Tropical Storm Issac no match for Loxahatchee's lionfish

Loxahatchee River lionfish battling turbid, tannin-stained flows resulting from massive levels of freshwater discharge, thanks to Tropical Storm Issac.

“Sure, but can estuarine lionfish handle freshwater inflow events?  Won’t they get wiped out every time a hurricane or soaking cold front passes through the region?  Do we really have anything to worry about”?  These are some of the most common questions we hear when discussing estuarine habitat use by lionfish.

Click here to watch a video clip I shot in the Loxahatchee River during a period of extreme freshwater discharge following the passage of Tropical Storm Issac – the answers to the above questions will become startlingly clear.

Since rain bands from Tropical Storm Issac stalled over southeast Florida in late August, setting rainfall records throughout the region, massive amounts of freshwater have been continuously pouring into the Loxahatchee River through a series of canals and flood control structures.  Salinity values plummeted throughout the estuary, killing nearly 100% of the oysters living at our most upstream research site.  Closer to the ocean, dozens of dead queen conch littered the bottom of the estuary, victims of lethally low salinity.  However, despite this torrent of turbid, tannin-stained water, lionfish are still alive and well in the estuary.  In just a few minutes of searching earlier this week, we were able to find 10 lionfish nearly 1.5 miles from the ocean (in the same area where the dead conch were found).  This really isn’t much of a surprise in light of our recent discovery of a lionfish more than four miles from the ocean at one of our oyster reef restoration sites, where salinity was only 8 ppt.  However, I was still holding on to the hope that a month of raging freshwater inflow would purge our system of these tenacious invaders.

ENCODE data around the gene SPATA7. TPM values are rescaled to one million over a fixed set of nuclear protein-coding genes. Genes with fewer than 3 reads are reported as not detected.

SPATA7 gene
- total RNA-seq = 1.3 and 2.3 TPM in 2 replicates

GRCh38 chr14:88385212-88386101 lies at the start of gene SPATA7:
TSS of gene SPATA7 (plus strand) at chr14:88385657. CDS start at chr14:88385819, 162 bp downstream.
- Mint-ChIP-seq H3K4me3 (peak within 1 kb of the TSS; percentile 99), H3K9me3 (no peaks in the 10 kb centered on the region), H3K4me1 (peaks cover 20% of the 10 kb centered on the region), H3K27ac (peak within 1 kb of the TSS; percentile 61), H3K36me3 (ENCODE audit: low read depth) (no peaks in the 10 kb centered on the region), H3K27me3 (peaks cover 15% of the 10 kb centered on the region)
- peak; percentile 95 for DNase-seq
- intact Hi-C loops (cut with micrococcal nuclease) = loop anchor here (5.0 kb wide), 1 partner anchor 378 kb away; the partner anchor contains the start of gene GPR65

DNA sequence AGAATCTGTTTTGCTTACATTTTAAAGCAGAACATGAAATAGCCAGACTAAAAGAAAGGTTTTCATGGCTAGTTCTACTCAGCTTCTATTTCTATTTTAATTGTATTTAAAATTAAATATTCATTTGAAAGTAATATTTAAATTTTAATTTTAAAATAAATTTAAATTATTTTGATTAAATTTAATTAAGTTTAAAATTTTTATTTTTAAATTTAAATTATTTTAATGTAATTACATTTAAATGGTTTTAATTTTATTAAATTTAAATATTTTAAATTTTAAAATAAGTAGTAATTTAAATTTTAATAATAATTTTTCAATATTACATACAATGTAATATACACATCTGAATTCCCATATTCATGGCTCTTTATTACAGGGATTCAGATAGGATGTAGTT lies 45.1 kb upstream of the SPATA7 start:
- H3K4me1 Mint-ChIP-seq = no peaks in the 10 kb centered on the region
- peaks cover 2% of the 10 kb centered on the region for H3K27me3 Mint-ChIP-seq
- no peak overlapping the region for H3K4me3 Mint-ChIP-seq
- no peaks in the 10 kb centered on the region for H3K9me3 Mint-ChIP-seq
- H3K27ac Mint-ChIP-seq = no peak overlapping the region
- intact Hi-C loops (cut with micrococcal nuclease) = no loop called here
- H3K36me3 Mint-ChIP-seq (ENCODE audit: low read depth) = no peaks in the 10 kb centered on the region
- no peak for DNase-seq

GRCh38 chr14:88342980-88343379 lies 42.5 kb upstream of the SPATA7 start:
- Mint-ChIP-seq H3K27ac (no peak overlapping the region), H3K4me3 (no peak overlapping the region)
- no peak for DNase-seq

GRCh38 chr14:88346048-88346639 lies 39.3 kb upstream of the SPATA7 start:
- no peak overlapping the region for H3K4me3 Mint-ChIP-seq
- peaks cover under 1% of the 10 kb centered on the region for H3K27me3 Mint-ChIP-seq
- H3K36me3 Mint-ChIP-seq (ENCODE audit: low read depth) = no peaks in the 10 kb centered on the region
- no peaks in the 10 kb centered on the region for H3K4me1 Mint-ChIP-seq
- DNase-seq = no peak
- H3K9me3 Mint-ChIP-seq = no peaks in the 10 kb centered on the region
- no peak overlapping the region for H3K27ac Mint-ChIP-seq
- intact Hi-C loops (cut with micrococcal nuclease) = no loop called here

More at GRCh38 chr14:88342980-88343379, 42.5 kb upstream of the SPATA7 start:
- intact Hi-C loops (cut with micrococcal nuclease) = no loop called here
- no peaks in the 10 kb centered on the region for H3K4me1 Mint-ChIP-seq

It’s beginning to look like salinity isn’t as big of a barrier to lionfish dispersal as we had previously thought.  This has implications here in Florida, where many estuarine systems, including the ecologically important Indian River Lagoon, may be harboring undetected populations of the striped invader (hence the need for the upcoming Indian River Lagoon Lionfish Megatransect).  Looking at the bigger picture, it’s possible that the discharge plumes of the Amazon and Orinoco Rivers, previously considered a relatively impermeable barrier to lionfish range expansion, may actually do little to slow the species’ southward spread around the coast of South America.


By | 2017-12-01T14:04:41-05:00 September 26th, 2012|Categories: Conch, Fish, Invasive Species, lionfish, Uncategorized|0 Comments

About the Author:

Craig Layman
My lab’s interdisciplinary pursuits provide for a multi-faceted understanding of environmental change in the coastal realm. We are ecologists, asking questions that span population, community, ecosystem and evolutionary sub-disciplines. We often use a food web based perspective, exploring top-down (e.g., predation) and bottom-up (e.g., nutrient excretion) mechanisms by which animals affect ecosystem processes. All of our efforts are framed within a broader outreach framework, directly integrating science and education, using approaches such as this website.

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